MrMYB6 Inhibits the Promoters of Anthocyanin and PA Pathway Genes
The promoters of several flavonoid pathway genes, including MrLAR, MrANR, MrANS, and MrUFGT were cloned into reporter constructs. Among them, the MrLAR and MrANR promoters were selected to represent the PA-specific pathway, MrANS and MrUFGT for anthocyanin-specific pathway. Effector constructs expressing MrMYB6 were assayed with combinations of AtTT8, AtTTG1, MrbHLH1, and MrWD40-1. As shown in Figure 3C, MrMYB6 significantly reduced the activities of MrLAR and MrANR promoters. This suppression appeared stronger when MrMYB6 was co-transformed with AtTT8 and AtTTG or with MrbHLH1 and MrWD40-1. Similarly, the co-transformation of MrMYB6 with AtTT8 and AtTTG or with MrbHLH1 and MrWD40-1 inhibited the promoters of MrANS and MrUFGT. However, MrMYB6 alone showed no suppression on the promoters of either MrANS or MrUFGT.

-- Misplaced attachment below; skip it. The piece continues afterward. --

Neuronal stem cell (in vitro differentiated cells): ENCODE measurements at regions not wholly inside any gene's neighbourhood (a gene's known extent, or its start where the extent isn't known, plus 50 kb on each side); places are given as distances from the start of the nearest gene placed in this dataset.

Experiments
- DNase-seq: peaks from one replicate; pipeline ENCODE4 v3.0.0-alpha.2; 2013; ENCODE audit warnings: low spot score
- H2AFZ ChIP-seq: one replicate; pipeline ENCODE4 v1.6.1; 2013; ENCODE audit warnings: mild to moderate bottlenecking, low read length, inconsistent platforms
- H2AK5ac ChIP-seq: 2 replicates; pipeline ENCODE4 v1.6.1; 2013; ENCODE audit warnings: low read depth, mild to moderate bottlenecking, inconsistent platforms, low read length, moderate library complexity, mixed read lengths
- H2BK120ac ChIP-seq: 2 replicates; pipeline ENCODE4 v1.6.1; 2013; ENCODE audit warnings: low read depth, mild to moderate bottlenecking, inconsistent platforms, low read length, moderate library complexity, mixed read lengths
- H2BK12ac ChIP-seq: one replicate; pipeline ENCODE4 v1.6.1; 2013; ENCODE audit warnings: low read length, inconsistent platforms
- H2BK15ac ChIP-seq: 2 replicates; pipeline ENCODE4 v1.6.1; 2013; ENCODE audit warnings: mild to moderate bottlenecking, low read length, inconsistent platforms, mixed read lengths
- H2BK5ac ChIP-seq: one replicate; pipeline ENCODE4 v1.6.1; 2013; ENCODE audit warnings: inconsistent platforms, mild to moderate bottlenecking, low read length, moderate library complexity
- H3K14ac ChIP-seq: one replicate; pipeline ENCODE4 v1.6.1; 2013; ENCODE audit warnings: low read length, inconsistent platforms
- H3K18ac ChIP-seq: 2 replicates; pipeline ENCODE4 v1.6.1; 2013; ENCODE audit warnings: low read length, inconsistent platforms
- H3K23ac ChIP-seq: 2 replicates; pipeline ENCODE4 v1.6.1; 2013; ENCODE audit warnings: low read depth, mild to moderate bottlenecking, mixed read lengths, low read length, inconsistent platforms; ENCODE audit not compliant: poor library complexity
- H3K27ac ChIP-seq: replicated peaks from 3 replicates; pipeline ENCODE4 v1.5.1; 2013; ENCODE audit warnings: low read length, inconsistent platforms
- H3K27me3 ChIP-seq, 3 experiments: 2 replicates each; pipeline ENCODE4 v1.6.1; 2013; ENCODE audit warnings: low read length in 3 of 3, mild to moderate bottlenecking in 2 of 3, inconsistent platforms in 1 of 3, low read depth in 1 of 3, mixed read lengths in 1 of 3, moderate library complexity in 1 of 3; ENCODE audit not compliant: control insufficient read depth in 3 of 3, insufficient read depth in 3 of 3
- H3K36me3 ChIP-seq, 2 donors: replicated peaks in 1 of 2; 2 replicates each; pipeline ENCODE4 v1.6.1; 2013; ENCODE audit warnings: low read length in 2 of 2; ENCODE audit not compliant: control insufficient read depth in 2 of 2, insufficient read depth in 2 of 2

In higher plants, R2R3-MYB subfamily, including activators and repressors, are major TFs coordinating flavonoid biosynthesis. However, no MYB repressors that regulate flavonoid synthesis have been identified in Chinese bayberry. In this research, we isolated a novel bayberry R2R3-MYB TF, named MrMYB6. Protein sequence analysis revealed that MrMYB6 contained two conserved motifs, C1 and C2 (Supplementary Figure 1A), which have been demonstrated to function as repression motifs of subgroup 4 MYB TFs (Jin et al., 2000; Shen et al., 2012). In addition, MrMYB6 shared the LxLxL-type EAR motif and TLLLFR repressor motif with FaMYB1-like proteins which inhibit both anthocyanin and PA biosynthesis (Cavallini et al., 2015; Yoshida et al., 2015) (Supplementary Figure 1A). The phylogenetic analysis clearly placed MrMYB6 in FaMYB1-like clade with co-repressors in anthocyanin and PA biosynthesis, including VvMYBC2 (Cavallini et al., 2015), PtrMYB182 (Yoshida et al., 2015), PhMYB27 (Albert et al., 2014), FtMYB8 (Huang et al., 2019), MtMYB2 (Jun et al., 2015), and FaMYB1 (Aharoni et al., 2001; Paolocci et al., 2011) (Supplementary Figure 1B). Thus, MrMYB6 displayed all structural characteristics of known inhibitors of flavonoid biosynthesis, and might exhibit similar regulatory functions. Moreover, the nuclear localization of MrMYB6 protein supported its potential function as a TF (Figure 1C).